The polymer clay
community will forever be in debt to Judith Skinner for
giving us the Skinner Blend technique. I use it almost every
day. There are many descriptions of the process, both online
and in text, and much more to say about it than I will say
Everyone seems to have a
slightly different approach. When I teach classes, I always
begin with a review of the Skinner Blend, and no one ever
complains. There seems to be some confusion about it, no
matter where I go. This is one of my own variations. It
produces a narrow blended sheet. I find this useful for many
things, and as you will see, you can easily make a wider
blend from this one.
This is the blend described on
this page. Keep it in mind as you go through the
following steps....I chose these colors for visibility on
the screen more than anything else.
Begin with two sheets of clay
you want to blend. These are approximately 6"
Stack the two sheets on top of
one another, and cut both diagonally with a sharp blade.
For this example, I cut corner to corner. The graduation
of color will extend from edge to edge.
Your two sheets should look like
this after the cut.
Separate the triangular pieces
and rearrange them like this. Don't worry about
bonding the clay, just get the arrangement right.
Now, reassemble the triangles
EXACTLY like this. That dark triangle placed on top of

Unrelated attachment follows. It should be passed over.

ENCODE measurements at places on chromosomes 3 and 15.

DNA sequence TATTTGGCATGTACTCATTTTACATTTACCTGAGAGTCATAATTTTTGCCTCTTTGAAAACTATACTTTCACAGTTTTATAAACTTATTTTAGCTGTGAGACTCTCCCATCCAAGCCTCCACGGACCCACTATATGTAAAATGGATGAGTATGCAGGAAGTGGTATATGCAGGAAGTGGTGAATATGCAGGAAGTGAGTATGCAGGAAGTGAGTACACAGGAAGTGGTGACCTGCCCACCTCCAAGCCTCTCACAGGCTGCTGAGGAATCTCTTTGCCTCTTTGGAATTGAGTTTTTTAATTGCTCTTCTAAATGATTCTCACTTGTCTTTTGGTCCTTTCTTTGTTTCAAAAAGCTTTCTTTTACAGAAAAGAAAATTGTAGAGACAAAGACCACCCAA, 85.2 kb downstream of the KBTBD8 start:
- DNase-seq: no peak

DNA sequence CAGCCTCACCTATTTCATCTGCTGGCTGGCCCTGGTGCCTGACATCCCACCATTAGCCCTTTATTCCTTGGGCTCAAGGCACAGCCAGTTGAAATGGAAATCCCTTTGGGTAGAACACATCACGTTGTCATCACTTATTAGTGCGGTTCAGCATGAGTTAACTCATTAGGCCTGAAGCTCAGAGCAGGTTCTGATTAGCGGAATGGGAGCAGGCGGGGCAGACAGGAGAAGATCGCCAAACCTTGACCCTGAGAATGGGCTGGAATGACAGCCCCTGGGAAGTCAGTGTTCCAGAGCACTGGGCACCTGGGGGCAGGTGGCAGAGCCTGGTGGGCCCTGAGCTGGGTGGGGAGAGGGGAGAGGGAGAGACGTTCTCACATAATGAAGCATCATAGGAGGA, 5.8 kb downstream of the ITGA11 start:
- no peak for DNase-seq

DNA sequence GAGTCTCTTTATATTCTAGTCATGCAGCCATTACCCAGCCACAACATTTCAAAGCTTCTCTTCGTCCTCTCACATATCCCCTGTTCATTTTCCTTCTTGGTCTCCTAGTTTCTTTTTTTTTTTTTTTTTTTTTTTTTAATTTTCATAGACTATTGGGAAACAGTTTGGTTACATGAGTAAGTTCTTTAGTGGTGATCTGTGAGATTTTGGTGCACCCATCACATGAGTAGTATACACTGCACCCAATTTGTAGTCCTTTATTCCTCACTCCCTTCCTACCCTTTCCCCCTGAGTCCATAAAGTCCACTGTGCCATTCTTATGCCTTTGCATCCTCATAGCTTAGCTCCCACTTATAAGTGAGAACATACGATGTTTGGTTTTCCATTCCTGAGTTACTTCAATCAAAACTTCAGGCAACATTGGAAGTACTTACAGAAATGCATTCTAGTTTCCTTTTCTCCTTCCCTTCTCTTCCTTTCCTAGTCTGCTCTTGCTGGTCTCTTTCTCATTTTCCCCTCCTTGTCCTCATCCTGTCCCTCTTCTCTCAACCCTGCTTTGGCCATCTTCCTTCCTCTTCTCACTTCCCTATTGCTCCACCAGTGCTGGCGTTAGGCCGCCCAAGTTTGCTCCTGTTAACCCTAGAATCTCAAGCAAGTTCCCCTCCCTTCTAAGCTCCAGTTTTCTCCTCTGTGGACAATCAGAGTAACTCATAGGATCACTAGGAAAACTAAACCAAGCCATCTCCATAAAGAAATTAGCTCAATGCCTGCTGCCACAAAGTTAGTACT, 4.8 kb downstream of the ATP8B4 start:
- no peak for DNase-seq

the bottom two should make an 'X' through the
middle. The advantage of using this method is that
it will hold all the pieces together, and you will get a
larger (longer) blended sheet. The copper colored
sheet will go in next.
After reassembling the four
triangles, the sheets should look like this. Press
or roll them to bond all the clay.
Here is another view of the
stack. Make SURE it looks like this: DIFFERENT
colored edges on the ends, SAME colors on the sides.
Now put the assembled sheets
through the pasta machine, narrow end first. I am
using the handle of a palette knife to keep the sheet the
same width throughout the process. Pass it through the
pasta machine and fold it over on itself
lengthwise. Run it through and fold repeatedly
until the blend is as complete as you want it, always
narrow end in first.
If you did everything right,
here is that final blend again. Keeping it narrow
makes it perfect for leaf impressions, or any other use
where you want the blend to show on a small
....And you can ALWAYS make it
wider by turning the narrow sheet horizontal, and
stretching it to any width you like.